There are ditches on both sides of that road: two extremes at which the spirit of enterprise can be lost. If a culture is too conformist, then everyone gives lip service to their shared purpose but since everyone is shallowly feeding each others’ egos, people realize the ego reinforcement they’re receiving is pretty much meaningless. But conversely, if a culture is too individualistic (the way in which entrepreneurship leans), then everyone is too busy doing their own thing to provide recognition and feedback for each other.

I get the impression that Google may be slipping into the former latter (I speculate here reluctantly, with no first-hand knowledge): people are free to develop their own ideas [in their “20% time”] but a lot of employees feel like nobody’s listening [again, speculating], as indicated by the high-profile defections of some of their biggest former stars.

So counterintuitively, if they moved away from their divergent, entrepreneur-minded culture, they might actually gain more motivation and momentum as an enterprise by emphasizing the company’s core purpose, articulating the path towards it, and reinforcing employees’ efforts that are convergent with that – something more along the lines of science and social enterprise. (I owe the recent OpenIDEO launch for some of this inspiration.) With this change of mindset, the “shit” they’re standing in looks less like refuse and more like fertilizer and soil they need to cultivate sustainable growth.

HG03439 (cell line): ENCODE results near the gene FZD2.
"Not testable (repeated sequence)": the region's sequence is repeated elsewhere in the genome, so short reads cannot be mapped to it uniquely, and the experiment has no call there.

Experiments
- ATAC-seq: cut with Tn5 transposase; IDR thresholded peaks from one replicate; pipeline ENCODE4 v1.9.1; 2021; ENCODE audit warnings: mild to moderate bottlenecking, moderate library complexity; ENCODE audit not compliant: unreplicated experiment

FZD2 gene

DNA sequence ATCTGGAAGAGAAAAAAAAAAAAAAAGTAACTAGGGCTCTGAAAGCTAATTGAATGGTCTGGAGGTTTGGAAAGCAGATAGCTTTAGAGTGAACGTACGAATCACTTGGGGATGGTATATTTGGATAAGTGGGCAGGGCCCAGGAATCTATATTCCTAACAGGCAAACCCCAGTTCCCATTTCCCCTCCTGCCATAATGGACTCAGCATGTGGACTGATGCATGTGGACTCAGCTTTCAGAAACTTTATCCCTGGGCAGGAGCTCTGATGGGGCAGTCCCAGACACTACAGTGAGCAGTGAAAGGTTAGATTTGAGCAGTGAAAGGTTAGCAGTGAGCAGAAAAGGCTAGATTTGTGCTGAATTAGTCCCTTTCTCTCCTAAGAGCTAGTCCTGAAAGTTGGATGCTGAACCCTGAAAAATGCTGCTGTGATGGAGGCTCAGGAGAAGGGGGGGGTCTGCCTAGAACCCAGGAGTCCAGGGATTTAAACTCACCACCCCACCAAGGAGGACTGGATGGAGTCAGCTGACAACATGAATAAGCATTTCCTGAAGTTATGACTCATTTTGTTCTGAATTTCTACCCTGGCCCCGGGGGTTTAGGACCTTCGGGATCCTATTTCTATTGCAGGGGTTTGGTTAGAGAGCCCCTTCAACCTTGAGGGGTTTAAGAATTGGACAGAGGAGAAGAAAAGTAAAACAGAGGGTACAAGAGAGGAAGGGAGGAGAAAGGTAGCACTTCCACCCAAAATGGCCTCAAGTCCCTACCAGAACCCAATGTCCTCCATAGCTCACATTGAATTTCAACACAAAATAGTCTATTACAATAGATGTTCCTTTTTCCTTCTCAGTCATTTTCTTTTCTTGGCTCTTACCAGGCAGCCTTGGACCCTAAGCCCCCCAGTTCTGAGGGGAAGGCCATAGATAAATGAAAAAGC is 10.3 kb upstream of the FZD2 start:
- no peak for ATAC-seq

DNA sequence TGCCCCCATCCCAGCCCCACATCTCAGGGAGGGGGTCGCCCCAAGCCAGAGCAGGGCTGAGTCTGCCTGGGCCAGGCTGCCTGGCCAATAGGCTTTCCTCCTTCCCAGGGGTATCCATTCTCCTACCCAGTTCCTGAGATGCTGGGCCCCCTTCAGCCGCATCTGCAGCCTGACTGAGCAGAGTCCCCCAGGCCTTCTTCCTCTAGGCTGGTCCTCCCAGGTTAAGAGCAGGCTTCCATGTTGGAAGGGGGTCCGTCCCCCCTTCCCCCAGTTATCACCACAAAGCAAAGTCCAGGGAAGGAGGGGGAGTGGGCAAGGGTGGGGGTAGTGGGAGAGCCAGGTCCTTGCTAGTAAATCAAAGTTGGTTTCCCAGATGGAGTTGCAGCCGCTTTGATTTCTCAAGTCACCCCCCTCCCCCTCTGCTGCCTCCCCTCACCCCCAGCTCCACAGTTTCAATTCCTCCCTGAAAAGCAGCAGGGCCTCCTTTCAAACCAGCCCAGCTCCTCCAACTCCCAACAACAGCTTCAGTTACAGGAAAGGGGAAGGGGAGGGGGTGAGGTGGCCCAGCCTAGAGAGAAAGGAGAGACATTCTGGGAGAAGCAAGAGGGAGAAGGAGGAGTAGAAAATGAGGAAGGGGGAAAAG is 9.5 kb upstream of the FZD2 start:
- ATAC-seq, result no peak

For example, Google could, as a whole company, focus on the problem of how they can make this shift, as a kind of “moon-shot,” to use the cliché. What tools can they build [or refine] to facilitate more focused, company-wide collaboration?

Remember this is exactly the problem which the Web was invented to solve: to connect the vast expertise among thousands of researchers and engineers across an awkwardly large organization. I know Google already does this to some extent, but clearly, judging by all the gaps and redundancies across their mind-boggling array of apparently-could-be-terminated-at-any-moment projects, whatever they’re doing isn’t working... or not as well as it could, at least.

So my challenge to Google is: instead of just asking what email would be if it was invented today, as they did with Wave, ask what a corporation could be if it was invented today… combining the best features of all the old categories into a powerful new platform.

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Tagged as: business models, change, collaboration, enterprise, enterprise modeling, entrepreneurship, google, org theory, organizational culture, organizations, philosophy of enterprise, purpose, social entrepreneurship, web